Inexplicably, the plurality jettisons the Kapellas newsworthiness test in favor of its own "logical relationship" test. Under this new test, "where the facts disclosed about a private person involuntarily caught up in events of public interest bear a logical relationship to the newsworthy subject of the broadcast and are not intrusive in great disproportion to their relevance — the broadcast was of legitimate public concern, barring liability under the private facts tort." (Plur. opn., ante, at p. 215; see also id. at pp. 224-226, 228-229, 242.) Here, the plurality misapplies its own new test, wrongly concluding there are no triable issues of material fact. (Compare id. at pp. 228-230 [no triable issues] with id. at pp. 237-238 [describing the highly intrusive nature of the news media's conduct in this case].) More significantly, however, the plurality fails to acknowledge that its new test is a radical departure from that set out in Kapellas and its progeny, a departure that should be obvious to even a casual reader.
Under the plurality's new test, personal privacy must yield whenever the overall subject matter of a broadcast is newsworthy and the private facts disclosed bear a "logical relationship" to that subject matter. Thus, to "[t]he more difficult question [of] whether Ruth's appearance and words as she was extricated from the overturned car, placed in the helicopter and transported to the hospital were of legitimate public concern" (plur. opn., ante, at p. 228), the plurality offers the facile answer that they were because "her disorientation and despair were substantially relevant to the segment's newsworthy subject matter" ( id. at p. 229).
Contrary to the plurality's claim that it is " accommodating conflicting interests in personal privacy and in press freedom as guaranteed by the First Amendment to the United States Constitution" (plur. opn., ante, at p. 215, italics added), in reality, it sacrifices the constitutional right to privacy on the altar of the First Amendment. Unlike the Kapellas newsworthiness test, which expressly considers both "the depth of the [broadcast's] intrusion into ostensibly private affairs" and "the extent to which the party voluntarily acceded to a position of public notoriety" as part of the mix ( Kapellas, supra, 1 Cal.3d at p. 36), the plurality's new "logical relationship" test considers only whether the private facts disclosed are "intrusive in great disproportion to their relevance" (plur. opn., ante, at p. 215).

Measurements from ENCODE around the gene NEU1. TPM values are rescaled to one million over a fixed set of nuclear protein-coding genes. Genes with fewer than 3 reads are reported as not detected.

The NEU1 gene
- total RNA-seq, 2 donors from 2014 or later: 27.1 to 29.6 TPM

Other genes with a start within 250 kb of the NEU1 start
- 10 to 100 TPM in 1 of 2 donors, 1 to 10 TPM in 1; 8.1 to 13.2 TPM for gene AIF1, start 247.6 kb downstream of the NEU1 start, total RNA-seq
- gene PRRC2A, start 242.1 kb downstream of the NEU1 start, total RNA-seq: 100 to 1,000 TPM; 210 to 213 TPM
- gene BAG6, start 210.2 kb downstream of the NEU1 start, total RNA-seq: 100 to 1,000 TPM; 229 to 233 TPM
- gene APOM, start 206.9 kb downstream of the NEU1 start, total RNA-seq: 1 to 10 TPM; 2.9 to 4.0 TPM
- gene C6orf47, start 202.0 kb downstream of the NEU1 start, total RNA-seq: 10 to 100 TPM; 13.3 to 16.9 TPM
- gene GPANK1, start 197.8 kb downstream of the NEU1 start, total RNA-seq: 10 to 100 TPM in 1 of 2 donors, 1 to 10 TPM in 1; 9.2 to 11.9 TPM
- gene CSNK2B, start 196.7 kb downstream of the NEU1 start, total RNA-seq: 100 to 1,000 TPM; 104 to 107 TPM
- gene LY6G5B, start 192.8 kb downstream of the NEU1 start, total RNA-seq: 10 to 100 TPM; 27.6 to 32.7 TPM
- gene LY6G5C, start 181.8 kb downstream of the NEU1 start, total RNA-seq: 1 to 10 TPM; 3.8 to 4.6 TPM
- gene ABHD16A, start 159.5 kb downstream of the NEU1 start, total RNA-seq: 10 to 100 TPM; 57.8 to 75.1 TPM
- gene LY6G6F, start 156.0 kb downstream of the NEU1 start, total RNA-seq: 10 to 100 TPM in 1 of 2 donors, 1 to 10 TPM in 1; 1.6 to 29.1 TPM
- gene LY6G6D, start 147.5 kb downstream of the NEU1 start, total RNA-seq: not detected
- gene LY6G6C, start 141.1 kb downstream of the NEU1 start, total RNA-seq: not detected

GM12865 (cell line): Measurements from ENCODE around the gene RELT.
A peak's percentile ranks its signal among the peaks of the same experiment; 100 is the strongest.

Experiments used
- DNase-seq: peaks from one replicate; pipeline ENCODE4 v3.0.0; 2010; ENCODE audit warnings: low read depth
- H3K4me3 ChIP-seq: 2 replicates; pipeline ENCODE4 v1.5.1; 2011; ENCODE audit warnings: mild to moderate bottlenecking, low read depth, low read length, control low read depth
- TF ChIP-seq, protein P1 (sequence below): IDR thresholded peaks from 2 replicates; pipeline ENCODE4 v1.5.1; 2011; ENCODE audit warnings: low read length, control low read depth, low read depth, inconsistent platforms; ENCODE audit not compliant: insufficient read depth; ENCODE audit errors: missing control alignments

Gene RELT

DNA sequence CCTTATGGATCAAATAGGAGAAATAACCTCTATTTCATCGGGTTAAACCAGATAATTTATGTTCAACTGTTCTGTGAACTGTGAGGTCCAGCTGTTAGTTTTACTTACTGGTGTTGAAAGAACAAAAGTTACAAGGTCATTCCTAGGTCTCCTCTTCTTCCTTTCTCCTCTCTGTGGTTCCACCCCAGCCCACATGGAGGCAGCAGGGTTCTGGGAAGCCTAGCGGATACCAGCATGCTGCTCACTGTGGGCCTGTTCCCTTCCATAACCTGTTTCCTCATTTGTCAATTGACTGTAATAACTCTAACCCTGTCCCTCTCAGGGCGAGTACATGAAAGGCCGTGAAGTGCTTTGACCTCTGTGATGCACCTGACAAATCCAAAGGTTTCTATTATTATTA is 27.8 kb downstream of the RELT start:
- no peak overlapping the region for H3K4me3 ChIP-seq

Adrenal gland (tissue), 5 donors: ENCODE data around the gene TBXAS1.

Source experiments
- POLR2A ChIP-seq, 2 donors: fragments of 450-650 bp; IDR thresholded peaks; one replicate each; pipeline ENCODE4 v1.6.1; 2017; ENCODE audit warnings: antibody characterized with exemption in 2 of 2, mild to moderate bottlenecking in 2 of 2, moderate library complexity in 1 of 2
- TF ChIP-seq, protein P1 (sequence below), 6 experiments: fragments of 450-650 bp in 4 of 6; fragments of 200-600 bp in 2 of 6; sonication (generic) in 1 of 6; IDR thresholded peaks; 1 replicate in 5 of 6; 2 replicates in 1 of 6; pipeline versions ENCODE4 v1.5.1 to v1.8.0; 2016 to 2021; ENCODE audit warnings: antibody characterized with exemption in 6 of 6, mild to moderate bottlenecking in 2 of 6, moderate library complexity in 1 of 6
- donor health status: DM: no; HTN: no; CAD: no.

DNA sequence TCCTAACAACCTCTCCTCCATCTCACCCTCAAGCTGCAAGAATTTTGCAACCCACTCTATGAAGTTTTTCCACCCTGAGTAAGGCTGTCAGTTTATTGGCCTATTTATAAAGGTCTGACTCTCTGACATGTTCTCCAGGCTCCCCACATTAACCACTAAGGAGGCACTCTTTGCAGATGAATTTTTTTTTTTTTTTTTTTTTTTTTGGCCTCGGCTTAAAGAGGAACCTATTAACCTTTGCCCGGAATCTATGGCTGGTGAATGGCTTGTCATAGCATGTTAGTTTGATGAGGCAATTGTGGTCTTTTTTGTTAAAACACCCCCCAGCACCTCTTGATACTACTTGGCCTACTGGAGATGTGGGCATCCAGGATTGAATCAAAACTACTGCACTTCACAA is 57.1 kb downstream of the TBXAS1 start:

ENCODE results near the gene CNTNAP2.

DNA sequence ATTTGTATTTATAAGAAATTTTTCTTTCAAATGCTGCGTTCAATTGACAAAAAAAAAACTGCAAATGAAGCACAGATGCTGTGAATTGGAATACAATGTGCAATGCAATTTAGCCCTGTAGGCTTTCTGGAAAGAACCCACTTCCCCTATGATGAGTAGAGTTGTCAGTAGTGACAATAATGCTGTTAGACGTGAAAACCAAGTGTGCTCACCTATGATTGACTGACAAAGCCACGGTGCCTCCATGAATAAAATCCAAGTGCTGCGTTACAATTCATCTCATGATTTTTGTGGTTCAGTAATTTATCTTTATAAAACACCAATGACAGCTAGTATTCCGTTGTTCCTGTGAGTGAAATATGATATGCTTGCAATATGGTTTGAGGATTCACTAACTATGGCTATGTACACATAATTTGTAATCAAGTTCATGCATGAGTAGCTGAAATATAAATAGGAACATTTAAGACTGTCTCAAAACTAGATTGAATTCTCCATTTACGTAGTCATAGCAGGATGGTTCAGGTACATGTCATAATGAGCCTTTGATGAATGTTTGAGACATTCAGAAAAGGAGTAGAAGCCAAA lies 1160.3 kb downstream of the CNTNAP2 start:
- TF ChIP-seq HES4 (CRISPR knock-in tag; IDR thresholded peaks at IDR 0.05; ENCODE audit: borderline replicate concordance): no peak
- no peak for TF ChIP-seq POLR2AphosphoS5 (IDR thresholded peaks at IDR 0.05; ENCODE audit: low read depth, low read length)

The latter inquiry is substantially less accommodating of personal privacy than the former. Suppose, for example, that a television producer decided to broadcast a story on the reluctance of victims to report incidents of sexual assault, undeniably a newsworthy subject matter. Under the plurality's formulation, the producer would then be free to broadcast a surreptitiously and unlawfully recorded account of a specific victim's reluctance, conveyed in confidence to her therapist, because that too would undeniably bear "a logical relationship to the newsworthy subject of the broadcast" and would not be "intrusive in great disproportion to [its] relevance." (Plur. opn., ante, at p. 215, italics added.) The Kapellas newsworthiness test, by contrast, would yield the correct result — namely, that the therapy session is not newsworthy because "the depth of the [broadcast's] intrusion into ostensibly private affairs" is simply too great and because the victim did not "voluntarily accede to a position of public notoriety." ( Kapellas, supra, 1 Cal.3d at p. 36.)
Apparently recognizing the absurdity of precluding recovery under these circumstances, the plurality all but concedes that damages under an intrusion cause of action must include compensation for injury resulting from the broadcast of private facts gathered through intrusion. (Plur. opn., ante, at p. 240, fn. 18.) Likewise, the plurality conveniently sidesteps the significance of unlawful acquisition to a publication of private facts cause of action, "regarding it as going [only] to the extent of allowable damages for intrusion." ( Id. at p. 230, fn. 11.) The only reasoning behind this ipse dixit — it is so because we say so. In reality, unlawful acquisition is clearly relevant to both "the depth of the [broadcast's] intrusion into ostensibly private affairs" and "the extent to which the party voluntarily acceded to a position of public notoriety" ( Kapellas, supra, 1 Cal.3d at p. 36), two key factors in the traditional newsworthiness formulation.
In short, I see no reason to abandon our traditional newsworthiness test, which has produced consistent and predictable results over the course of nearly three decades. As I have explained, a straightforward application of that test demonstrates there are triable issues of material fact on the question of newsworthiness and, hence, that summary judgment should not have been granted on Ruth's cause of action for publication of private facts.
For the reasons discussed above, I would affirm the judgment of the Court of Appeal in its entirety.
BAXTER, J. concurred